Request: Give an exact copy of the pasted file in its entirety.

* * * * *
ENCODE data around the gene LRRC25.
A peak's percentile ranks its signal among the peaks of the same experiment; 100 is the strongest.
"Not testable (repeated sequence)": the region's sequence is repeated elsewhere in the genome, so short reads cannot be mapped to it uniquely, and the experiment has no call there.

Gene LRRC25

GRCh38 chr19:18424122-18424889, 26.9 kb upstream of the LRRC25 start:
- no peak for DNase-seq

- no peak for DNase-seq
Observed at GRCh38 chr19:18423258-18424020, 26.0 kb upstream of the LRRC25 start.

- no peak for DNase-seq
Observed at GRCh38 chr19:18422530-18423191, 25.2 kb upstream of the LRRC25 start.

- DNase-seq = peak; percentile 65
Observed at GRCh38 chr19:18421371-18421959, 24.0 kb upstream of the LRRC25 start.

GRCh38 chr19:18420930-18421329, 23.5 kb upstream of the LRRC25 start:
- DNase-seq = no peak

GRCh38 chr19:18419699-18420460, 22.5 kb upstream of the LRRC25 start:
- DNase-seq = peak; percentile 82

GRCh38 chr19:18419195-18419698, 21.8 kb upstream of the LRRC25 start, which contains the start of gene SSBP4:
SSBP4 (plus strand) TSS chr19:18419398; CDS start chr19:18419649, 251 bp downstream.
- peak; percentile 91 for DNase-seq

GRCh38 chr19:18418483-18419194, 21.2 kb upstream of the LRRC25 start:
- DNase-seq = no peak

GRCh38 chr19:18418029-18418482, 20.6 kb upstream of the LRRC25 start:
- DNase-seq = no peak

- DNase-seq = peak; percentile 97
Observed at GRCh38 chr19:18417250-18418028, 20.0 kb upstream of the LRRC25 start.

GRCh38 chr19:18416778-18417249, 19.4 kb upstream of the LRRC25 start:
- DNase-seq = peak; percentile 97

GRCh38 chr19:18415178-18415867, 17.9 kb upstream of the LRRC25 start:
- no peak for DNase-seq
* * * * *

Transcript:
ENCODE data around the gene LRRC25.
A peak's percentile ranks its signal among the peaks of the same experiment; 100 is the strongest.
"Not testable (repeated sequence)": the region's sequence is repeated elsewhere in the genome, so short reads cannot be mapped to it uniquely, and the experiment has no call there.

Gene LRRC25

GRCh38 chr19:18424122-18424889, 26.9 kb upstream of the LRRC25 start:
- no peak for DNase-seq

- no peak for DNase-seq
Observed at GRCh38 chr19:18423258-18424020, 26.0 kb upstream of the LRRC25 start.

- no peak for DNase-seq
Observed at GRCh38 chr19:18422530-18423191, 25.2 kb upstream of the LRRC25 start.

- DNase-seq = peak; percentile 65
Observed at GRCh38 chr19:18421371-18421959, 24.0 kb upstream of the LRRC25 start.

GRCh38 chr19:18420930-18421329, 23.5 kb upstream of the LRRC25 start:
- DNase-seq = no peak

GRCh38 chr19:18419699-18420460, 22.5 kb upstream of the LRRC25 start:
- DNase-seq = peak; percentile 82

GRCh38 chr19:18419195-18419698, 21.8 kb upstream of the LRRC25 start, which contains the start of gene SSBP4:
SSBP4 (plus strand) TSS chr19:18419398; CDS start chr19:18419649, 251 bp downstream.
- peak; percentile 91 for DNase-seq

GRCh38 chr19:18418483-18419194, 21.2 kb upstream of the LRRC25 start:
- DNase-seq = no peak

GRCh38 chr19:18418029-18418482, 20.6 kb upstream of the LRRC25 start:
- DNase-seq = no peak

- DNase-seq = peak; percentile 97
Observed at GRCh38 chr19:18417250-18418028, 20.0 kb upstream of the LRRC25 start.

GRCh38 chr19:18416778-18417249, 19.4 kb upstream of the LRRC25 start:
- DNase-seq = peak; percentile 97

GRCh38 chr19:18415178-18415867, 17.9 kb upstream of the LRRC25 start:
- no peak for DNase-seq